Biden to defend democracy in speech in France, drawing contrast with Trump

PARIS — President Biden will return to Normandy on Friday to hail the U.S. Army Rangers who scaled the cliffs of Pointe du Hoc eight decades ago in defense of freedom and democracy, part of a speech for the American people that will echo the central themes of his reelection bid.

One day after meeting with World War II veterans and declaring during a D-Day commemoration that “democracy is never guaranteed,” Biden is expected to lean more heavily into one of the domestic aims of his visit to France: to draw a sharp contrast with his predecessor and chief political rival, Donald Trump.

While Biden has so far avoided naming Trump during his time abroad, he has increasingly warned of the dangers posed by the kind of authoritarian and isolationist impulses the former president has embraced in his push to return to the White House. Biden, who has said in the past that America’s very democracy is at stake in the coming election, sought to use the setting of D-Day’s 80th anniversary to sound the alarm about the advance of anti-democratic forces across the globe.

“We’re living in a time when democracy is more at risk across the world than at any point since the end of the World War II — since these beaches were stormed in 1944,” Biden said Thursday at the Normandy American Cemetery in Colleville-sur-Mer. “Now, we have to ask ourselves: Will we stand against tyranny, against evil, against crushing brutality of the iron fist? Will we stand for freedom? Will we defend democracy?”

Biden’s speech Friday at Pointe du Hoc, expected to be his most significant public engagement during his five-day trip to France, will be an implicit appeal for voters to block Trump from surging back into power at a time when public polling suggests the president has work to do to convince Americans of his case.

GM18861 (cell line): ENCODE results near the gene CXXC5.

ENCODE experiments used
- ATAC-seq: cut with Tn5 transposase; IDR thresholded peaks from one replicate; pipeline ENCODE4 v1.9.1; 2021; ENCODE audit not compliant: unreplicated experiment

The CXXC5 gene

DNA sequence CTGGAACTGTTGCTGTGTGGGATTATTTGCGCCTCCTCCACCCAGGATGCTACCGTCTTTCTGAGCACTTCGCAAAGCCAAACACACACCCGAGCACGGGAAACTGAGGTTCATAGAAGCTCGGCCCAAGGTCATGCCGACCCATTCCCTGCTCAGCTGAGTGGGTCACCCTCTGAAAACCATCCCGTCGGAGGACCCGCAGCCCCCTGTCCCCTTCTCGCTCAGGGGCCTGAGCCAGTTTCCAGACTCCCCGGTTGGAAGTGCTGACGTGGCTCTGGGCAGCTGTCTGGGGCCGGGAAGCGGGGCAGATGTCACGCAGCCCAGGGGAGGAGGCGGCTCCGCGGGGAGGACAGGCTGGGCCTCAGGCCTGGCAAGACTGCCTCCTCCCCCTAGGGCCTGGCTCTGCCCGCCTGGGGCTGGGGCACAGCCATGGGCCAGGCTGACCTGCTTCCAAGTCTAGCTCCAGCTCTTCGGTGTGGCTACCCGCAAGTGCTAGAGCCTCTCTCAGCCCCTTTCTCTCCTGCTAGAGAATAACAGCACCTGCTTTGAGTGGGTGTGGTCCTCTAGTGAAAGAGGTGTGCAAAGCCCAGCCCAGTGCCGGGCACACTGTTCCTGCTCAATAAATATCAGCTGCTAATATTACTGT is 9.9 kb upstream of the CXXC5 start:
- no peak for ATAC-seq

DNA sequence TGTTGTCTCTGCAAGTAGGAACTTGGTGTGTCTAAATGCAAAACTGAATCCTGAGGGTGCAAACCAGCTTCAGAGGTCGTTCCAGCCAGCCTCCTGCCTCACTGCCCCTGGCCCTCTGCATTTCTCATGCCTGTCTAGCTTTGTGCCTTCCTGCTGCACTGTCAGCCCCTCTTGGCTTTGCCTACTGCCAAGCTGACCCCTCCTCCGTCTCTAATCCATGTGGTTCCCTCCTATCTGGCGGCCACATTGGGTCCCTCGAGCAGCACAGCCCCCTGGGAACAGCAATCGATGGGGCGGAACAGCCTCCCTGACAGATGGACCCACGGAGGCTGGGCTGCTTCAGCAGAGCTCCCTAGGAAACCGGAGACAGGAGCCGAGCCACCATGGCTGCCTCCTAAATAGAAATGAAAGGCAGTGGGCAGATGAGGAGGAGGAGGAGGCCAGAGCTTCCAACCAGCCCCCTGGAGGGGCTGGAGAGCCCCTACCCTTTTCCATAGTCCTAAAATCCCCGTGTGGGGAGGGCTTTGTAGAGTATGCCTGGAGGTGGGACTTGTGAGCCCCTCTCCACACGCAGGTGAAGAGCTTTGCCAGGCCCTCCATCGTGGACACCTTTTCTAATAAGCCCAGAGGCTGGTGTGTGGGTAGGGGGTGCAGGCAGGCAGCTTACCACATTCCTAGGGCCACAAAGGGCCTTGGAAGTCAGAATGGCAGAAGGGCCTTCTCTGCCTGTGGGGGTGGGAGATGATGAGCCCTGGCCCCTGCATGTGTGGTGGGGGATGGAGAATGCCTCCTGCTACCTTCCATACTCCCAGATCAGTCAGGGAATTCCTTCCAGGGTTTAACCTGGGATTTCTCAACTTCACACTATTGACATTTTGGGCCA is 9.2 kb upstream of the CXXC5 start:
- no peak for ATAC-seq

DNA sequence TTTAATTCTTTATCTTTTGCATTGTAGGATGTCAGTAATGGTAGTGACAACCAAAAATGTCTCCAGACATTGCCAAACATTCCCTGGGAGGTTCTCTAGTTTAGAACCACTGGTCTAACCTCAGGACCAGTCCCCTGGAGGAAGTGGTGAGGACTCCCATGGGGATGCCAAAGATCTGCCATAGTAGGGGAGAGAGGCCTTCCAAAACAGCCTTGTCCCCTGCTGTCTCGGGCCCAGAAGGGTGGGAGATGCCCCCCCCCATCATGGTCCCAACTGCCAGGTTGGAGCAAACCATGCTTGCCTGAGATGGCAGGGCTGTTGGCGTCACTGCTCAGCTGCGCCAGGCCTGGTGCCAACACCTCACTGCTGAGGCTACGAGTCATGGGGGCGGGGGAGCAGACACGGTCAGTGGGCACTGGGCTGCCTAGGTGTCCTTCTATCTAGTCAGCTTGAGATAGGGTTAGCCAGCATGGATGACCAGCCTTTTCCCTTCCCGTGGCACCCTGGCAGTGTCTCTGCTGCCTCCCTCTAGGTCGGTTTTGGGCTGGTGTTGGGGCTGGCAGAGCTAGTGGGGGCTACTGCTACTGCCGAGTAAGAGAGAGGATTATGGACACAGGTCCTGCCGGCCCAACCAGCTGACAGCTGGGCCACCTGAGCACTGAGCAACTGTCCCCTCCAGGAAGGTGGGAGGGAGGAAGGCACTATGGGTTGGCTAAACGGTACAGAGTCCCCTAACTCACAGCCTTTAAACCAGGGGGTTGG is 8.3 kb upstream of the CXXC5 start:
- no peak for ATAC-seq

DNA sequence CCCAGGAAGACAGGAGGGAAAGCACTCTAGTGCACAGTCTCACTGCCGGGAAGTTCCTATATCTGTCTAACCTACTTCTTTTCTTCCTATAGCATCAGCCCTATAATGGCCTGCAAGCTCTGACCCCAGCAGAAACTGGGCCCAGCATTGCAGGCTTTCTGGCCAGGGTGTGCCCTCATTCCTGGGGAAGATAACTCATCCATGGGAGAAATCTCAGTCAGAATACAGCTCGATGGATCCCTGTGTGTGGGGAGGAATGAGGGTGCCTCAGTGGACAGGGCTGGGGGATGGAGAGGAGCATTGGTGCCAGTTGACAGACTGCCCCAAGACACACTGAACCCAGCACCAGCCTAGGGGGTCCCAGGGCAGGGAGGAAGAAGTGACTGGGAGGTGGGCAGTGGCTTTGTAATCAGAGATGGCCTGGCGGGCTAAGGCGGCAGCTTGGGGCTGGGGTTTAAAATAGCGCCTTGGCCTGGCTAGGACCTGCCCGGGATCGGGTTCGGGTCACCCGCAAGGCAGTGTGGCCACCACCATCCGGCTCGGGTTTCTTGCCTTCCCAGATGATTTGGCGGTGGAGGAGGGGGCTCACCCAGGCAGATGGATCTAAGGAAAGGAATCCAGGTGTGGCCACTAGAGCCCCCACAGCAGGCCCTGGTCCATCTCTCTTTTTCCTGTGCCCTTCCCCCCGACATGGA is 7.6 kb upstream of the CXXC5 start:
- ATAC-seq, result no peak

And the president’s message about defending human rights and freedom in Europe has been complicated by his staunch support for Israel amid a growing humanitarian catastrophe resulting from relentless Israeli onslaught in Gaza.

Biden, who has focused on the war in Ukraine rather than the Middle East during his trip to France, planned to meet with Ukrainian President Volodymyr Zelensky Friday in Paris before traveling to Normandy.

In directly critiquing Russian President Vladimir Putin as a tyrant and suggesting Trump has a similar worldview, Biden seeks to frame the political landscape in 2024 as a stark yet simple choice between democracy and dictatorship.

Trump has provided the president substantial material to work with. In the wake of his felony conviction in New York last week, the former president has intensified his campaign’s emphasis on revenge and retribution, publicly vowing to prosecute Biden and his family members over unsubstantiated corruption allegations. In private, he has specified one-time aides such as former military chief Gen. Mark A. Milley and former attorney general William P. Barr as potential targets of investigation, people familiar with the conversations told The Washington Post.

In a televised interview with Fox News’ Sean Hannity on Wednesday, Trump was given several opportunities to reassure people that he would not abuse federal power to take revenge on his political enemies. He consistently demurred.

“I would have every right to go after them,” Trump said.

Hannity tried to get Trump to condemn the “weaponization” of justice, asking him to “pledge to restore equal justice, equal application of our laws.”

“Is that a promise you’re going to make?” Hannity said.

“Look, I know you want me to say something so nice,” Trump responded. “But I don’t want to look naive.”

The exchange recalled a previous interview when Hannity asked Trump to dispel concerns that he would govern as a dictator, and Trump responded, “except for day one.” Trump has often repeated that line, sometimes suggesting he was joking, a tactic that experts in authoritarianism and political rhetoric say can be used to confuse or numb voters.